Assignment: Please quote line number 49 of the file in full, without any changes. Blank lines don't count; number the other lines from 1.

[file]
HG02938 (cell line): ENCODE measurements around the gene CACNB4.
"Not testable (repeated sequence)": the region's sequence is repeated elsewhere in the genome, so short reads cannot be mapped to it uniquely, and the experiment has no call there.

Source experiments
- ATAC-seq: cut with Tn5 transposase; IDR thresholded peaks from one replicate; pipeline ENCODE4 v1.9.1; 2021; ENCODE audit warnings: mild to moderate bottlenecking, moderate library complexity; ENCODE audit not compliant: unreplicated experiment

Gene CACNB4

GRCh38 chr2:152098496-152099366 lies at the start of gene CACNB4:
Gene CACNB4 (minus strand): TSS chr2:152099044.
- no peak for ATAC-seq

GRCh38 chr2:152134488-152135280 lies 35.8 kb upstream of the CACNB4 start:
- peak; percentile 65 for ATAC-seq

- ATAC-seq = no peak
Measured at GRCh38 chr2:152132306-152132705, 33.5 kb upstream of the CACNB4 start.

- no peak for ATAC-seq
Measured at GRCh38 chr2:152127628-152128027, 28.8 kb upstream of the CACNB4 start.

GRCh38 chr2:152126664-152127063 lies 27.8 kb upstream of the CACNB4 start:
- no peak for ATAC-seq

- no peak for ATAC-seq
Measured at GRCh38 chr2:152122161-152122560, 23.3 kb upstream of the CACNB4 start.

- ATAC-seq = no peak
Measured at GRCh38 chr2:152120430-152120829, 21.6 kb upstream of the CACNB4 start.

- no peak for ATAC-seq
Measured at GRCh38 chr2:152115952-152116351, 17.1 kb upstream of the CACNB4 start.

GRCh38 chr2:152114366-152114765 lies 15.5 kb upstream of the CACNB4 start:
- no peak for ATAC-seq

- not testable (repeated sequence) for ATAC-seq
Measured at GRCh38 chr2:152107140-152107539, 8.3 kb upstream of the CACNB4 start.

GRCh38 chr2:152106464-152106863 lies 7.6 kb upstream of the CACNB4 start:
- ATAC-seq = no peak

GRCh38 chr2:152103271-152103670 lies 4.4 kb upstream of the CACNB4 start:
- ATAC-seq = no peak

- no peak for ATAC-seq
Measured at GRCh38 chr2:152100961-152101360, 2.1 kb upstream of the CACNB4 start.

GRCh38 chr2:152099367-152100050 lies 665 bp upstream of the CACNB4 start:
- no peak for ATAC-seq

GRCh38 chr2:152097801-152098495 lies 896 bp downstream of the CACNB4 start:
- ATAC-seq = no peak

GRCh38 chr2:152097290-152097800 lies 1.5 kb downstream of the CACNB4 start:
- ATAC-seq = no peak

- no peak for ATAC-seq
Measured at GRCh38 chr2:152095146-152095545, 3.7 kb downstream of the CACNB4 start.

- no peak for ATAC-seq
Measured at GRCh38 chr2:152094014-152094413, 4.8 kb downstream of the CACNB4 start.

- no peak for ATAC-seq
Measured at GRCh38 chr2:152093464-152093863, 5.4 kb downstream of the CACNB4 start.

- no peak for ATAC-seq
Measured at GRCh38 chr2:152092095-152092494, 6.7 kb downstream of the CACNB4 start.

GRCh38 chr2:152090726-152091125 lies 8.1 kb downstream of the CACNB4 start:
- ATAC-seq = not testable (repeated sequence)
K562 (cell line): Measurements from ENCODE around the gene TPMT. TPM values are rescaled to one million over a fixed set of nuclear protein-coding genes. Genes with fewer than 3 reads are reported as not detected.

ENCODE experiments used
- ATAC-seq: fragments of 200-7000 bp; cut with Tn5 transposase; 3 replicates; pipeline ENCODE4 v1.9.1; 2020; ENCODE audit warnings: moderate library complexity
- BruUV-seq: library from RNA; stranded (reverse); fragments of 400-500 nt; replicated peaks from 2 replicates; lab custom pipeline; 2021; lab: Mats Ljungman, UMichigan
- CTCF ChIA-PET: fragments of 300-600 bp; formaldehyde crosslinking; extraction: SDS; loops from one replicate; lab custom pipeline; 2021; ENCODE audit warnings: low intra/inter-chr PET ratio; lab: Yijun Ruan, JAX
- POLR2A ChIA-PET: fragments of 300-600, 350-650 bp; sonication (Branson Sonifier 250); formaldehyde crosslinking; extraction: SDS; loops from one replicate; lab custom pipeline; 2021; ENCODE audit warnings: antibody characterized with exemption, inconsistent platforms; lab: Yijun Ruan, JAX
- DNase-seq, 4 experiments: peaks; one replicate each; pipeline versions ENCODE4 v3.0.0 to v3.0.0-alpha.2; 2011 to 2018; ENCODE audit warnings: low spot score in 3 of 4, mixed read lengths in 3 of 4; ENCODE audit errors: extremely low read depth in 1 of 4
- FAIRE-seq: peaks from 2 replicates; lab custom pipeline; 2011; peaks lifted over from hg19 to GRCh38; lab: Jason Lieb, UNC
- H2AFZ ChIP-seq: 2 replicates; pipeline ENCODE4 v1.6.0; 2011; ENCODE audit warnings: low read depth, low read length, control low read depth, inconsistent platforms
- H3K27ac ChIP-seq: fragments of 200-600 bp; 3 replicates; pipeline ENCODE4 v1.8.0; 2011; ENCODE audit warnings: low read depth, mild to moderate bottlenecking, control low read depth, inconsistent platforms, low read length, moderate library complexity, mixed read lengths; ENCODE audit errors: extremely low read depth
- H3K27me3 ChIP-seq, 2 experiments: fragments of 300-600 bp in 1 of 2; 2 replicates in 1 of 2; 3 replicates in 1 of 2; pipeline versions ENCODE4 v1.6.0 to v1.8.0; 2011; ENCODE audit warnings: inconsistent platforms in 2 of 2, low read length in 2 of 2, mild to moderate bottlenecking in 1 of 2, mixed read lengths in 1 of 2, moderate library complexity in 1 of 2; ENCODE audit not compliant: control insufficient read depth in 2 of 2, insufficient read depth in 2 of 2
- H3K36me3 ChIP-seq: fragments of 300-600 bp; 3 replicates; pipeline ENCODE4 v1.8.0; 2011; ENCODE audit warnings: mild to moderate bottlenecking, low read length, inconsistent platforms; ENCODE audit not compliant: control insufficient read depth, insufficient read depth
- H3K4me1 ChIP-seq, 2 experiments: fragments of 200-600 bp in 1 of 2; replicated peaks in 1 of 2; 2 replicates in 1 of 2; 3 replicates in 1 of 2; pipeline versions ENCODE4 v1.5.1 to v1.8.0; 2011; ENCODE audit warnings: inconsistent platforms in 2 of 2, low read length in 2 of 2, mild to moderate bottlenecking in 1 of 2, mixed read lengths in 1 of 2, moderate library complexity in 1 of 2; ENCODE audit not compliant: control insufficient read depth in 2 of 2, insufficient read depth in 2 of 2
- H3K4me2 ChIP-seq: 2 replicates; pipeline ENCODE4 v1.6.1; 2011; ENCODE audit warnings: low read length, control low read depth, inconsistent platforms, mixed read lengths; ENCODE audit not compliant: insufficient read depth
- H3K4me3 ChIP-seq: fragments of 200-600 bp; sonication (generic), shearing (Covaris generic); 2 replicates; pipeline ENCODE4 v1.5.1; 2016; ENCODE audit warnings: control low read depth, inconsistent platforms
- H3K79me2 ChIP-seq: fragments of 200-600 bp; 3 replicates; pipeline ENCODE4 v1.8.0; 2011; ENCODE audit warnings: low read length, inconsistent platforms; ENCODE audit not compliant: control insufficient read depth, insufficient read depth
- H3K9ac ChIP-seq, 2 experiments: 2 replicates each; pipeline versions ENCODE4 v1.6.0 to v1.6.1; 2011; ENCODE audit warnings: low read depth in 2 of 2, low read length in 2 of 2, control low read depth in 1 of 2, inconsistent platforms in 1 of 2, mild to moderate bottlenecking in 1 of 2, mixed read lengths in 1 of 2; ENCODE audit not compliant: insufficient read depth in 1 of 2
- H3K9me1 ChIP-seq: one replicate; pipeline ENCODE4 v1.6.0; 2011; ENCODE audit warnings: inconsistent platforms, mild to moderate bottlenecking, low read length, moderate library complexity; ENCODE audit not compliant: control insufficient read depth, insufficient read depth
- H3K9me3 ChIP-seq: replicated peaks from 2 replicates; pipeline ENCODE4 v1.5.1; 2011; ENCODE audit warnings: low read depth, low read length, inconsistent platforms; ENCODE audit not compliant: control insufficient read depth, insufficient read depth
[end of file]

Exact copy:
K562 (cell line): Measurements from ENCODE around the gene TPMT. TPM values are rescaled to one million over a fixed set of nuclear protein-coding genes. Genes with fewer than 3 reads are reported as not detected.